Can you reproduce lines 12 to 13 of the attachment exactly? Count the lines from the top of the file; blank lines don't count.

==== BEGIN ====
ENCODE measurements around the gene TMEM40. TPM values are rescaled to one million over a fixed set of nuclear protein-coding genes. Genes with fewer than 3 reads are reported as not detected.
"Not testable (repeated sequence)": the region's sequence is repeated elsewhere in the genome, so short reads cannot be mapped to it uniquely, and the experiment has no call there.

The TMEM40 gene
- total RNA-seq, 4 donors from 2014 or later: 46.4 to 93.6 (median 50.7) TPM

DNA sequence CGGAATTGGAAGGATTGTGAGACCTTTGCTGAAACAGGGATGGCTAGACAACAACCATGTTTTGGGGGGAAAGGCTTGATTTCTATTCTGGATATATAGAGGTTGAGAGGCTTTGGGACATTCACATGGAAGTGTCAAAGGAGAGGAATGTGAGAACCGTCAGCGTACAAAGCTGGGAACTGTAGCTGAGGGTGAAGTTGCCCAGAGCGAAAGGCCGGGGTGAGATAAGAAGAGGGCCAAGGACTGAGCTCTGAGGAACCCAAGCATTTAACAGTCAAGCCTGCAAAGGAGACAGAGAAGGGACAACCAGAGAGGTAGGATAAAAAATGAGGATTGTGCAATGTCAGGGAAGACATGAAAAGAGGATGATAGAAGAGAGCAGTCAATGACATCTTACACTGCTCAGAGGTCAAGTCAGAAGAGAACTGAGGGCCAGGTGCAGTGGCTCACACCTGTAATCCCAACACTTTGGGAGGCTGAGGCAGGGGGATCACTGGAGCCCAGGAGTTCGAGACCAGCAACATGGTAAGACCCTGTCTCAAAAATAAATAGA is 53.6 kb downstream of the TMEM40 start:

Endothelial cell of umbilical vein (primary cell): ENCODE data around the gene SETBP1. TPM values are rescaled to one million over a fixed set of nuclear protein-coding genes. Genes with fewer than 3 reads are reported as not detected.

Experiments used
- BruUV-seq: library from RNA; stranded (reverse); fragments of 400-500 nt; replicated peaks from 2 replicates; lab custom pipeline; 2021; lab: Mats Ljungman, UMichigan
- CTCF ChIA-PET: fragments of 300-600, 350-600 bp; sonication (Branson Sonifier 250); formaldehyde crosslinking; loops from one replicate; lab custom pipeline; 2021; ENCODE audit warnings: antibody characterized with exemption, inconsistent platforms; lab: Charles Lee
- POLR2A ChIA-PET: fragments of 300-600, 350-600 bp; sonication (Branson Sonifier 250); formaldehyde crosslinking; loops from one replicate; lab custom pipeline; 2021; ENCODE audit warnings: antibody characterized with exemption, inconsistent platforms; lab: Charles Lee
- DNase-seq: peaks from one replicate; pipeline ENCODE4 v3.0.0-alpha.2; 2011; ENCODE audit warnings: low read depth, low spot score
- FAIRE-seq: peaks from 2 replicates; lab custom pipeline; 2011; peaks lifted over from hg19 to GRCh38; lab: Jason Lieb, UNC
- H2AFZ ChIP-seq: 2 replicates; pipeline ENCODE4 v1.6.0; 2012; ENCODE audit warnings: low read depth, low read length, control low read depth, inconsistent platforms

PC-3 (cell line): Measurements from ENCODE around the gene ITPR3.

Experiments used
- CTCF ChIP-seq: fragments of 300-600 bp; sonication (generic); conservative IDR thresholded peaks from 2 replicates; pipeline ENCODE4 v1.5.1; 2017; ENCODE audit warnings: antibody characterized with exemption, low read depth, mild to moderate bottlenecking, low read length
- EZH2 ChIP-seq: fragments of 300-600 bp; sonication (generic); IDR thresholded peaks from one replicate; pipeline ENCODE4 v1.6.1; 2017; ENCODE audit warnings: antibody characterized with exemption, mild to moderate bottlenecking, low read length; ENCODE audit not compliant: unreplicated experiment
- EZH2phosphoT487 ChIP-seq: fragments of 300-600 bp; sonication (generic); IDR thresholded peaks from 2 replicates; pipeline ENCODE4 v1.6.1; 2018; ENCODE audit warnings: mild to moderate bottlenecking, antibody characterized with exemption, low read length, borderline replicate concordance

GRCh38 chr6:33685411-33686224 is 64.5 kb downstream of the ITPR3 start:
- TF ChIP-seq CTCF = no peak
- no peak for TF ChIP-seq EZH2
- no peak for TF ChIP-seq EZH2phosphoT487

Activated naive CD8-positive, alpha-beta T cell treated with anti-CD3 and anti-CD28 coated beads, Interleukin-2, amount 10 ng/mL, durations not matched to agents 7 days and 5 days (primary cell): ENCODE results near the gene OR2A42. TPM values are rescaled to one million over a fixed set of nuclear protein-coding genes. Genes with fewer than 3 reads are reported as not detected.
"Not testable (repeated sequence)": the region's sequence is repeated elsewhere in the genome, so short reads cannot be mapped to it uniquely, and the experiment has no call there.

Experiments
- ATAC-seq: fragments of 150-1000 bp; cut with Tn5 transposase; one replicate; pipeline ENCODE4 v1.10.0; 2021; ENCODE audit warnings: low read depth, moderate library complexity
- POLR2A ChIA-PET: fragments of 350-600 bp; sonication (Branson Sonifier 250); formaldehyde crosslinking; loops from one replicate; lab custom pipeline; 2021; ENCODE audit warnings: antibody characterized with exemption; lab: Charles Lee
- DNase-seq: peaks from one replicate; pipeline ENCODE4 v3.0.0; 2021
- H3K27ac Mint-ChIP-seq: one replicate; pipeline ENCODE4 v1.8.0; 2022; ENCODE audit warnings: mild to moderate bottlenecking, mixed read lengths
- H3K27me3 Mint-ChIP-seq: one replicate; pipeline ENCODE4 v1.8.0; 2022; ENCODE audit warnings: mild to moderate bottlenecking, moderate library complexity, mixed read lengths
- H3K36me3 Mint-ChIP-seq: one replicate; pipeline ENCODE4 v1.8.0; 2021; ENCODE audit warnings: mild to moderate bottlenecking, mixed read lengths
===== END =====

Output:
- FAIRE-seq: peaks from 2 replicates; lab custom pipeline; 2011; peaks lifted over from hg19 to GRCh38; lab: Jason Lieb, UNC
- H2AFZ ChIP-seq: 2 replicates; pipeline ENCODE4 v1.6.0; 2012; ENCODE audit warnings: low read depth, low read length, control low read depth, inconsistent platforms